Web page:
I told him how to scrape it off of the foundation and crush it. He emailed me later in the day to say, "Oh boy, it is awesome!"

It's great to ask for help and guidance at any point, but especially when you are starting out beekeeping. I think the next time he is worried, he will look more carefully through the hive and maybe take reading glasses or a magnifying lens to help him see the eggs and larvae.

As I backed down his driveway, I could hear him literally giving a whoop of joy that his hives were OK.

2 comments:

  1. Anonymous6:01 PM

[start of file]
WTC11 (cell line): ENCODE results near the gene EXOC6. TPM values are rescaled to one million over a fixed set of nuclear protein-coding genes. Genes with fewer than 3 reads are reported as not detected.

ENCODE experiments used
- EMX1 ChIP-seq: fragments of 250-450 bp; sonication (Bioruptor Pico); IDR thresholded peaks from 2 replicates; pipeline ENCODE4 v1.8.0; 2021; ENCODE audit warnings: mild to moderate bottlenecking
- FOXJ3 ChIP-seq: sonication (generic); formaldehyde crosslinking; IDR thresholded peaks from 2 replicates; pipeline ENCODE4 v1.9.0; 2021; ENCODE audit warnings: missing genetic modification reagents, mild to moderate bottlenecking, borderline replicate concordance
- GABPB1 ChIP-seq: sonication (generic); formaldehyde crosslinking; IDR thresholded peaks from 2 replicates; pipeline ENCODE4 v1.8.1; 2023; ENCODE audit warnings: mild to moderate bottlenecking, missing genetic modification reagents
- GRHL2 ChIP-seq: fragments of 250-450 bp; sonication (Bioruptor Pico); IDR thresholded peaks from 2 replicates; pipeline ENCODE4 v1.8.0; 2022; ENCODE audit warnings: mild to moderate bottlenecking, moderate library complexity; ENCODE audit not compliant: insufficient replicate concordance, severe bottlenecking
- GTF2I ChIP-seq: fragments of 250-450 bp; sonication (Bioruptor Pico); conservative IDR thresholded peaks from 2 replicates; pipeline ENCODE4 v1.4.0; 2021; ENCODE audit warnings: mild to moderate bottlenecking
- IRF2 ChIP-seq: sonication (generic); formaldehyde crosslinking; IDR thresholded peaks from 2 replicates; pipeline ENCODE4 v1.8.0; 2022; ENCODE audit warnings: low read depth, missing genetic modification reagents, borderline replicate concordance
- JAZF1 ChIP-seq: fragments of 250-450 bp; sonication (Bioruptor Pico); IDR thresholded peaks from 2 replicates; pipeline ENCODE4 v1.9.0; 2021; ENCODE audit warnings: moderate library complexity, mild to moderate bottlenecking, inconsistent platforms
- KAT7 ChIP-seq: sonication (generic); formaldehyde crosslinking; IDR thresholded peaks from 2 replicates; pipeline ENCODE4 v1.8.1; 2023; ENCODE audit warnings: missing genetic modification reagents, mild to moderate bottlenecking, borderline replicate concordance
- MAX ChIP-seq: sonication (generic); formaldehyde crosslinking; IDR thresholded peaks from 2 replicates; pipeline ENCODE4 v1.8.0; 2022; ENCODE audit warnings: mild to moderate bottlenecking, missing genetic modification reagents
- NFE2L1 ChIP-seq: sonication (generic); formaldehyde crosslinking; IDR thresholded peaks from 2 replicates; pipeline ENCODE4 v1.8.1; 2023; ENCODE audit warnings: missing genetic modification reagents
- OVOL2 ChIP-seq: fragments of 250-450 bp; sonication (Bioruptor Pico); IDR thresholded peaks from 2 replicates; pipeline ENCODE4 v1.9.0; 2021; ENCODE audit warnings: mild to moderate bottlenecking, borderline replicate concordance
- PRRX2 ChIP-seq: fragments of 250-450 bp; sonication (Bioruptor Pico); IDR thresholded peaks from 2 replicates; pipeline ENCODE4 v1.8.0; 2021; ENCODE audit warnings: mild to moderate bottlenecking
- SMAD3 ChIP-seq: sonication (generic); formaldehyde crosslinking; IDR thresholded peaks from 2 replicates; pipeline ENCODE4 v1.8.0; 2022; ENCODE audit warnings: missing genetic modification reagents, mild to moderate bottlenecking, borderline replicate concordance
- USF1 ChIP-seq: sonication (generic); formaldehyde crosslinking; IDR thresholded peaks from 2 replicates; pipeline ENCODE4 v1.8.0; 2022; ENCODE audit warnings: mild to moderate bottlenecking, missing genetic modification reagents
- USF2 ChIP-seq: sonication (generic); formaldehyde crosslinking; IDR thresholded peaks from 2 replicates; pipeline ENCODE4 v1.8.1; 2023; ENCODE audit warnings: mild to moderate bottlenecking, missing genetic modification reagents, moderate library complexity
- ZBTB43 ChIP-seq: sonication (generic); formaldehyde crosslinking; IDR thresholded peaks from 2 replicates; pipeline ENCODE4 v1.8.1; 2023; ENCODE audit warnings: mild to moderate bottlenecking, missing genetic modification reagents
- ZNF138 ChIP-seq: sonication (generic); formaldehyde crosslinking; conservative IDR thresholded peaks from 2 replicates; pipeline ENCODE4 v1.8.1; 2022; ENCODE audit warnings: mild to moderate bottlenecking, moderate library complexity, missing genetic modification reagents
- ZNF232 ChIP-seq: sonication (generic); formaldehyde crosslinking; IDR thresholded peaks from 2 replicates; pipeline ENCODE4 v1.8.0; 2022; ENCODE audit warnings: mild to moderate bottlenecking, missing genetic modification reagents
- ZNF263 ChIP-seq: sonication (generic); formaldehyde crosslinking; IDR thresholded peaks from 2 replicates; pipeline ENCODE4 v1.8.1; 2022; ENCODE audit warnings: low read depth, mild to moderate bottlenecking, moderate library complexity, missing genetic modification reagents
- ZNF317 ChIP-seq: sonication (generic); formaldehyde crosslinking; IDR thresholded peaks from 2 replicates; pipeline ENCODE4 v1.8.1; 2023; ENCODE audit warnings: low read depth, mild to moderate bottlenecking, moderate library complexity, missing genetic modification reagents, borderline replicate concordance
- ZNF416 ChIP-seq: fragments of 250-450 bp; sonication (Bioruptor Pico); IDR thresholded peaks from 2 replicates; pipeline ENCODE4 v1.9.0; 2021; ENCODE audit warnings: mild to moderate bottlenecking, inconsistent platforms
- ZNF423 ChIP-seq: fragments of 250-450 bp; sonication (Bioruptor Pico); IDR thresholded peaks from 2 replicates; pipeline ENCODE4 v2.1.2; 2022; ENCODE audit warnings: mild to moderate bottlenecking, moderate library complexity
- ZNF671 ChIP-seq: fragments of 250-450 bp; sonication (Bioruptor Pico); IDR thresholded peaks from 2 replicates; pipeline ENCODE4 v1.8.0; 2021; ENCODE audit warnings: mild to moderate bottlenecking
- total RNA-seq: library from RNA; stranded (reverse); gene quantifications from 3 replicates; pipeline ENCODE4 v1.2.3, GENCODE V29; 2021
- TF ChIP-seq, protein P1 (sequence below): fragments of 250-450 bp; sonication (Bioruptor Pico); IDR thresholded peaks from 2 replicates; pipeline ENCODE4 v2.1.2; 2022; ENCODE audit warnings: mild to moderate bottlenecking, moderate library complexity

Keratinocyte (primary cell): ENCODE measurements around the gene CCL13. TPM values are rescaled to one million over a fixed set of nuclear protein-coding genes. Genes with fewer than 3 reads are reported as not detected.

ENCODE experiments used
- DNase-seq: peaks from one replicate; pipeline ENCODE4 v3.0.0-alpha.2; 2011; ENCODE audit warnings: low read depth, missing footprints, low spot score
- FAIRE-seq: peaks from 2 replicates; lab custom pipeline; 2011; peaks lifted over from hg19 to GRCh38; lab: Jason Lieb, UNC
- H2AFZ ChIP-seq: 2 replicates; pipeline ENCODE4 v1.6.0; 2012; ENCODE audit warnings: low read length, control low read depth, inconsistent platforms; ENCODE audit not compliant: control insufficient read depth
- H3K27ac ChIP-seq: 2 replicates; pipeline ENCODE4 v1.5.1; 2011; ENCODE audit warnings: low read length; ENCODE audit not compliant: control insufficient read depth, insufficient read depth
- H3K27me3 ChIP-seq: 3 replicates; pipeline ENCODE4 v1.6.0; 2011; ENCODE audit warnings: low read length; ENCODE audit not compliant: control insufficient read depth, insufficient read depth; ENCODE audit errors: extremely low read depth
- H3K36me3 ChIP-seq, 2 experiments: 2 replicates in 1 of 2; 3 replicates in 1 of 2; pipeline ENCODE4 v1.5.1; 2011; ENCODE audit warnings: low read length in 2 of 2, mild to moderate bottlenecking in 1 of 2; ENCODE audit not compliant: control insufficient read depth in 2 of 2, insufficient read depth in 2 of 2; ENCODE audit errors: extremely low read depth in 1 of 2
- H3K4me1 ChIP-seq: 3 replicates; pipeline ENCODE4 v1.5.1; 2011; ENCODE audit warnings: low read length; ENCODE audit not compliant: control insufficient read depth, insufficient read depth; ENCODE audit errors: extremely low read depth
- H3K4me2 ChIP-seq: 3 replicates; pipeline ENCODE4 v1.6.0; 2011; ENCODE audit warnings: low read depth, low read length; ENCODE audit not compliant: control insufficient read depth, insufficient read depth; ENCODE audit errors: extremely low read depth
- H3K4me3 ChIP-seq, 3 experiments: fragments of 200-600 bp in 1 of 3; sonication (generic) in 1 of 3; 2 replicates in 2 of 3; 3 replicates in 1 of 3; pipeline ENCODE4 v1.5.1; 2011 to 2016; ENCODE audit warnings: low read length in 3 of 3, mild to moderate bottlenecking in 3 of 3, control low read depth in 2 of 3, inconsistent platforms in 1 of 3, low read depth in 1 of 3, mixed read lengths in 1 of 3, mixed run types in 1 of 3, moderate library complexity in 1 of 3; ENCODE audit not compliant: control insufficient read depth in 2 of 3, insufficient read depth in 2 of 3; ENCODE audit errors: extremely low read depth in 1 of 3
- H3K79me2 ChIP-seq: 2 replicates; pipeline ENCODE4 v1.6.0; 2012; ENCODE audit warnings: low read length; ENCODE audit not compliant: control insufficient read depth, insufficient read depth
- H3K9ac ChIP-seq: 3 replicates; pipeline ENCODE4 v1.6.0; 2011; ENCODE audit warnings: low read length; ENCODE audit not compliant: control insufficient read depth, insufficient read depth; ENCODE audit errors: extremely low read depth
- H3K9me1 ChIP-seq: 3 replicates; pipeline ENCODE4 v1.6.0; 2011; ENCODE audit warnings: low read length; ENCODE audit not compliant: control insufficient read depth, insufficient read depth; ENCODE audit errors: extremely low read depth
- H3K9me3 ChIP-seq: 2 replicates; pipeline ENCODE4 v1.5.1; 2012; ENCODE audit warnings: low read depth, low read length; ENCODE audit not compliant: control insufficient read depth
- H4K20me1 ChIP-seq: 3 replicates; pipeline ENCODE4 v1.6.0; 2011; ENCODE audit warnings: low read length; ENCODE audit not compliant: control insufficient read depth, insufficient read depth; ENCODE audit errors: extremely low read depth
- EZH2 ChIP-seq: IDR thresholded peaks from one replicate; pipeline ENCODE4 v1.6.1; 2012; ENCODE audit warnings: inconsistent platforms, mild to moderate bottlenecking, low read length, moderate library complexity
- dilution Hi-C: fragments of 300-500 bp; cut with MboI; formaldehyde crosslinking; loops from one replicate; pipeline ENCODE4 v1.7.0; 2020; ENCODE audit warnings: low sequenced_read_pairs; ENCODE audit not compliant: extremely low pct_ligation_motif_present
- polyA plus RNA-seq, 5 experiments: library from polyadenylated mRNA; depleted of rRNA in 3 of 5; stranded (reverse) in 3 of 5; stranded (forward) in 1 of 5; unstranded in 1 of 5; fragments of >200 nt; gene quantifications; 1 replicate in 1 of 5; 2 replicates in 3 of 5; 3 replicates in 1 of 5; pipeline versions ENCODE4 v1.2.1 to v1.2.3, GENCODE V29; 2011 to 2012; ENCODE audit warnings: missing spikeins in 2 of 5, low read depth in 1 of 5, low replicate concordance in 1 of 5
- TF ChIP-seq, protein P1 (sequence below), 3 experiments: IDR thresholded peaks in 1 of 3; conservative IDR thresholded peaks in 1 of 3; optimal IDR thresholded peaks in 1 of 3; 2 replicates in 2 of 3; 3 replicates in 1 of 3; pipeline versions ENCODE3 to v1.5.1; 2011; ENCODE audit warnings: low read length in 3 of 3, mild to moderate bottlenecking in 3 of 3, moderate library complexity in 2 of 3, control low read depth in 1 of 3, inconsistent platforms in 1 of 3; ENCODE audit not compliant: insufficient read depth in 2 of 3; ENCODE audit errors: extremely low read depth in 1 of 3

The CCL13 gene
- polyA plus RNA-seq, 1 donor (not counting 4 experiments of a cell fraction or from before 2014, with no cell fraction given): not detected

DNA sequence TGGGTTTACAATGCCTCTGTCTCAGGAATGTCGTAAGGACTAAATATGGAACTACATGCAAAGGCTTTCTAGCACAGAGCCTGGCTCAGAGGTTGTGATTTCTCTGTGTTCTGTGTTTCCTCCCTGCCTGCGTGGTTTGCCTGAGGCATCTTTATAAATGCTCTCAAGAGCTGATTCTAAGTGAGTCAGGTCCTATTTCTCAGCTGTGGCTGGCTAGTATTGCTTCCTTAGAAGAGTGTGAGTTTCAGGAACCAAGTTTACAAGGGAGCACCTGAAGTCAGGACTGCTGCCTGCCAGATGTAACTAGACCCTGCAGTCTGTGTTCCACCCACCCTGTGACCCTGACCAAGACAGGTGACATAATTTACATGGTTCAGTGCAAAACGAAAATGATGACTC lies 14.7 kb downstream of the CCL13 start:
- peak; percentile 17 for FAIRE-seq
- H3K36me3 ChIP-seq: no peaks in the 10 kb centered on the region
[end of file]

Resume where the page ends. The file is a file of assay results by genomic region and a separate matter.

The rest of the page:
Hi Linda-

    I noticed you said you "shake and brush" the bees off frames you remove from your hives for harvest. My husband helps me by holding the frames we want to remove over the box they come out of while I do the brushing. It puts a lot of bees in the air and they're all pretty much not happy. What or how do you shake off the frame? I certainly don't want to whack it on the super we're removing it from and make the whole hive unhappy! Your input would be much appreciated. I really enjoy reading you blog and have been doing so for several years. It contains great information that I have learned a lot from.

    Nancy Shank
    Illinois beekeeper
    rshank@prestontel.com

    ReplyDelete
  2. I don't whack the frames on anything - just give them a hard shake or two while holding the frame over the open hive box. Then I brush off the remaining bees.

    ReplyDelete